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William Lauder Speaker Summary
The KPMG Peat Marwick / Stanley R. Klion Forum on Tuesday, February 19, 2013 featured William Lauder, Executive Chairman of Estée Lauder Companies, and Professor Kathy Phillips of Columbia Business School. The discussion focused on The Estée Lauder Companies’ commitment to corporate responsibility (CR). The evening began with a brief presentation by Mr. Lauder which highlighted The Estée Lauder Companies’ CR initiatives, among them The Breast Cancer Awareness Campaign, M∙A∙C AIDS Fund, a plan to decrease the company's environmental impact and increase the natural ingredients within its products, as well as a commitment of continuing to cultivate a company culture of diversity.
Mr. Lauder also spoke about how CR is something that the company cannot ignore, to achieve its sustainability goals, and also to attract the next generation of employees who expect more from employers than producing profits. CR initiatives have become a key ingredient in attracting the most innovative and creative talent, which, in turn, enables The Estée Lauder Companies to more effectively serve its consumers, stakeholders and the communities where it does business. The conversation also touched on the global nature of the company and how the concept of CR changes in each country’s market with different cultural influences.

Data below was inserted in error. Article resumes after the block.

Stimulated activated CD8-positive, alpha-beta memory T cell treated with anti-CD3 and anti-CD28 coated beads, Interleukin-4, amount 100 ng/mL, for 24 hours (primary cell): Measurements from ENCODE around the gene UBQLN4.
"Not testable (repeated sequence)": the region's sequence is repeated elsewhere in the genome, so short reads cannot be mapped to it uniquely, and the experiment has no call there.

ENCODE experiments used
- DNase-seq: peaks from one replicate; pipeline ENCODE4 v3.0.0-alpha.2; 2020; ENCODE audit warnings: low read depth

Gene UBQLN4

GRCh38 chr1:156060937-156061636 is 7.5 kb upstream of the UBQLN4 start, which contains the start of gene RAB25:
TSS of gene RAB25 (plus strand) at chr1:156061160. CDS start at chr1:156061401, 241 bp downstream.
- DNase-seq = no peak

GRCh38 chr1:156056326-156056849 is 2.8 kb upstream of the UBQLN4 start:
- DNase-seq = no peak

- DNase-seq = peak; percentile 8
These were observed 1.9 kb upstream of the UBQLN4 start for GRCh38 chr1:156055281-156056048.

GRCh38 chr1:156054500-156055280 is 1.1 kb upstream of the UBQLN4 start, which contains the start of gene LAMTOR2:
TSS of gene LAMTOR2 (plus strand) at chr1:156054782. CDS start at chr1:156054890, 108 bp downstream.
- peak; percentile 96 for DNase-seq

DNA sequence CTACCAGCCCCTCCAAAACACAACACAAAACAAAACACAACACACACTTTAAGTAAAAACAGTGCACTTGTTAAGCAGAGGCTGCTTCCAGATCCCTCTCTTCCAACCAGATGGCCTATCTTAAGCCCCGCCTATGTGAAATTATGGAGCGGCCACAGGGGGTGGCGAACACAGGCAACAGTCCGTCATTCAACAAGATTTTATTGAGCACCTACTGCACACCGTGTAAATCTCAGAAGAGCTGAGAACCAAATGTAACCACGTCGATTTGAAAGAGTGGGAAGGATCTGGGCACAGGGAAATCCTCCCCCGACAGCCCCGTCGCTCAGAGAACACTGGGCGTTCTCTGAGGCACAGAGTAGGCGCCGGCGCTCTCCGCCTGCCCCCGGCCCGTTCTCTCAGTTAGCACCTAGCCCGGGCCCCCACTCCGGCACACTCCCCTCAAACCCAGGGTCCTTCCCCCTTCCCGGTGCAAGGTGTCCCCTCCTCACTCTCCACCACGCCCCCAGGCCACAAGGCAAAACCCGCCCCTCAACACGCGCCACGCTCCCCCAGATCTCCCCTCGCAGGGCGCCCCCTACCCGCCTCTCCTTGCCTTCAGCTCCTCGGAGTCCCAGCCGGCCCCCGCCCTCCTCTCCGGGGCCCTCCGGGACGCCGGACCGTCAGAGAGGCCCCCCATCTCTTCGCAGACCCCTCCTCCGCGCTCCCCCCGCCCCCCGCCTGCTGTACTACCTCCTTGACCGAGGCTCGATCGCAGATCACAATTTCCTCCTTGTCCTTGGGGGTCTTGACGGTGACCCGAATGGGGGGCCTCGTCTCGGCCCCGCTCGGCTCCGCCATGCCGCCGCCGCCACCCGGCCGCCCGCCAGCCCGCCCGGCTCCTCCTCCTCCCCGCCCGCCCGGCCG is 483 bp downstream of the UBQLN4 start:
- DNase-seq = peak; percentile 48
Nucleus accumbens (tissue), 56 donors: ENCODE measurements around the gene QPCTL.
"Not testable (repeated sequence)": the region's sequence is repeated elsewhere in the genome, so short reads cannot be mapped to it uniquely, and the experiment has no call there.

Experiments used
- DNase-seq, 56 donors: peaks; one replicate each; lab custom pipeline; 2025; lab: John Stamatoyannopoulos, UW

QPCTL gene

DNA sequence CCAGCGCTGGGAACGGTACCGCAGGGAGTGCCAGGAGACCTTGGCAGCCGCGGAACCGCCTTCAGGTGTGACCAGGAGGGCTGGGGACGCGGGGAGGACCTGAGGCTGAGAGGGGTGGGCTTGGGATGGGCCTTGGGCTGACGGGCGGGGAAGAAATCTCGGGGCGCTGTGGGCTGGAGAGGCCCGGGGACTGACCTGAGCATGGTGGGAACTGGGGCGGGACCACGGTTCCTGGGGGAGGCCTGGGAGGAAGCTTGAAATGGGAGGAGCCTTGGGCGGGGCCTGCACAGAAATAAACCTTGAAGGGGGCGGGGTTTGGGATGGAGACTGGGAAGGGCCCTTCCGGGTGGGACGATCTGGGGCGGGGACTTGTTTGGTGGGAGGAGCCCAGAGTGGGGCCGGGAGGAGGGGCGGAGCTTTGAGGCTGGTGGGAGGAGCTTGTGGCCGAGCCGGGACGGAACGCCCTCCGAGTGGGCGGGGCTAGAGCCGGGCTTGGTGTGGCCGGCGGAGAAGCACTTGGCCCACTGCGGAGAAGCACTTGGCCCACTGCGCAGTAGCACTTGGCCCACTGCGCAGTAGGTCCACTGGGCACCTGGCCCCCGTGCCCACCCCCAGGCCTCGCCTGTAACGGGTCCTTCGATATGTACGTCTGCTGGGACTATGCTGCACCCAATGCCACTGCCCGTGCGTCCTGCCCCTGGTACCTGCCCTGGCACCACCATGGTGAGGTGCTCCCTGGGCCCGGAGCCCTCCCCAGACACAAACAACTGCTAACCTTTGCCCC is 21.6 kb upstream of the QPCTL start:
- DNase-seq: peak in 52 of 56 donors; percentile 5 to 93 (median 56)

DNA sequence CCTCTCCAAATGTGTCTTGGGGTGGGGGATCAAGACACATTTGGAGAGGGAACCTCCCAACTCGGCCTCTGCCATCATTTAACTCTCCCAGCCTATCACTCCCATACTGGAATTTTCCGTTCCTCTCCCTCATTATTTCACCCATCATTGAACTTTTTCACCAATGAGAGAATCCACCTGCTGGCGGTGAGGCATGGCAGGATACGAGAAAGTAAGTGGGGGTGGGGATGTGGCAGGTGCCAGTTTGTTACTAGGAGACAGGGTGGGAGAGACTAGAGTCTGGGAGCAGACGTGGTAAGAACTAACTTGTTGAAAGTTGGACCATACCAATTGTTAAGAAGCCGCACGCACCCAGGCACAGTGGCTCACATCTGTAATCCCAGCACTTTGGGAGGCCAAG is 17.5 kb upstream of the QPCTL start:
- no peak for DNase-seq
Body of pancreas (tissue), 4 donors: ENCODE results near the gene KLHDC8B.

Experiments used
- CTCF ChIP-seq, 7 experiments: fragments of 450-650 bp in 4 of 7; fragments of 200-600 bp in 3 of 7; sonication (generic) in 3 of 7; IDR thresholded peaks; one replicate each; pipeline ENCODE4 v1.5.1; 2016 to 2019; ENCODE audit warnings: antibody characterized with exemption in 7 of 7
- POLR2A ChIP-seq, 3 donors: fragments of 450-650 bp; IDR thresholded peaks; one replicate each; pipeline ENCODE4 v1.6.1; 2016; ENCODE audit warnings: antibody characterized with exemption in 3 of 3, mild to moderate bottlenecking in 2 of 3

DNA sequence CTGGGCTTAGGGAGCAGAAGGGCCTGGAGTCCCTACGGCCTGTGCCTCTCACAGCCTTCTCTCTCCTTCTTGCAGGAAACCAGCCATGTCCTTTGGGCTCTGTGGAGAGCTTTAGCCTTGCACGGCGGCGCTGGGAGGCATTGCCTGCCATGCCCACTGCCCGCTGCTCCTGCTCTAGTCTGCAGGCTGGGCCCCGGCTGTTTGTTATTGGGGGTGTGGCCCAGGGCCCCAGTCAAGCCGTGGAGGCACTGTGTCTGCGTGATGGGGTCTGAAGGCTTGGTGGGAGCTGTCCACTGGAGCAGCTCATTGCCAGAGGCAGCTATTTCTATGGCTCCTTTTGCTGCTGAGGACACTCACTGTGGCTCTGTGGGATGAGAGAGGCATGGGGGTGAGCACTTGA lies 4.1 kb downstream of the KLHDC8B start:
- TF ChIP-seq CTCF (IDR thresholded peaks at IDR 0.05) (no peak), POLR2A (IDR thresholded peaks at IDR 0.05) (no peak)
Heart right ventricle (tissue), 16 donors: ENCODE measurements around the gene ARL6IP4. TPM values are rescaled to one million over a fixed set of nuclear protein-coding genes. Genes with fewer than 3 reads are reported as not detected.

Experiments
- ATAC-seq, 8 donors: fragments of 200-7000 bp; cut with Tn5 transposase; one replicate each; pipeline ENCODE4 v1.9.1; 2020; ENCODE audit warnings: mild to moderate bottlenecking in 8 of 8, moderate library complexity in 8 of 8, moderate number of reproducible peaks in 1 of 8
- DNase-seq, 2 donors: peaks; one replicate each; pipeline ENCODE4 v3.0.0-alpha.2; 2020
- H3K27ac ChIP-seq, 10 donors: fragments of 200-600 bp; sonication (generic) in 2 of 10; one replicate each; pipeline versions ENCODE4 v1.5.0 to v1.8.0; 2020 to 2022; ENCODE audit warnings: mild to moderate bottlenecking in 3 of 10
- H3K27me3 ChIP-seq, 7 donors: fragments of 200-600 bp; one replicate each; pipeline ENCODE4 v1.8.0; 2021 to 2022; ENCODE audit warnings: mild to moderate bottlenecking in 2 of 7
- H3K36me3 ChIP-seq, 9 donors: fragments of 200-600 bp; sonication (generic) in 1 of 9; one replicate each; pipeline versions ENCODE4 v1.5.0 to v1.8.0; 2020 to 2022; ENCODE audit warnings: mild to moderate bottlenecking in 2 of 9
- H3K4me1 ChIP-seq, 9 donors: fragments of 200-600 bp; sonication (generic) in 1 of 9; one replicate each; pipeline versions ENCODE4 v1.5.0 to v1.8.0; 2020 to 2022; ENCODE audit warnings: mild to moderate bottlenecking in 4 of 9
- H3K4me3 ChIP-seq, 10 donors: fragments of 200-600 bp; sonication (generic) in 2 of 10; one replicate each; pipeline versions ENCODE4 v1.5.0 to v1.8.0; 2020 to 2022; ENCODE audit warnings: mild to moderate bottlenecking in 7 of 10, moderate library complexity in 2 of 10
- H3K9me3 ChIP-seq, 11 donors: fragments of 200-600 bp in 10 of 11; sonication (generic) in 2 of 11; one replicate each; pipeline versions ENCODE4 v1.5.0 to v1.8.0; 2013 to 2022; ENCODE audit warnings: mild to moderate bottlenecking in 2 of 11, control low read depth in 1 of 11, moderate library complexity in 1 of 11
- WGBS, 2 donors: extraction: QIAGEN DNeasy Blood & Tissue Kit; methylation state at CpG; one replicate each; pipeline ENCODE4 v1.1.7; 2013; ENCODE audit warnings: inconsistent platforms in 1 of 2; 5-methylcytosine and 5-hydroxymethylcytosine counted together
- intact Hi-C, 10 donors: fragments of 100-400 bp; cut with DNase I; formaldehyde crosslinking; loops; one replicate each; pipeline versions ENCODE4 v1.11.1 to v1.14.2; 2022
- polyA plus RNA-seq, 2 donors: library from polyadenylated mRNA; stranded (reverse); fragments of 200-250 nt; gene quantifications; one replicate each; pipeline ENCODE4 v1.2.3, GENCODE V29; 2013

This global perspective means that it is critical for The Estée Lauder Companies to have a diverse workforce. There was much discussion about the need for diversity of gender, ethnicity, culture, and ideas amongst The Estée Lauder Companies employees. 34% percent of the company's global general managers are women and 51% of the company's upper management in the United States are women. This drive for diversity is something, Mr. Lauder said, that is stressed at all levels of the organization and creates a company culture of the most talented individuals.
The event ended with questions from the audience which touched on a range of topics, including the responsibilities of the company to its internal and external stakeholders, the effects of changing demographics within the United States on product lines, and the role of The Estée Lauder Companies’ CR policies in improving the impact of the beauty industry as a whole.
With rapidly changing consumer tastes, many food companies are looking to expand their markets at home and overseas. How does an iconic American company stay relevant?
The Small Worlds of Corporate Governance
Identifies "structural breaks" — privatization, for example, or globalization — and assesses why powerful actors across countries behave similarly or differently in terms of network properties and corporate governance.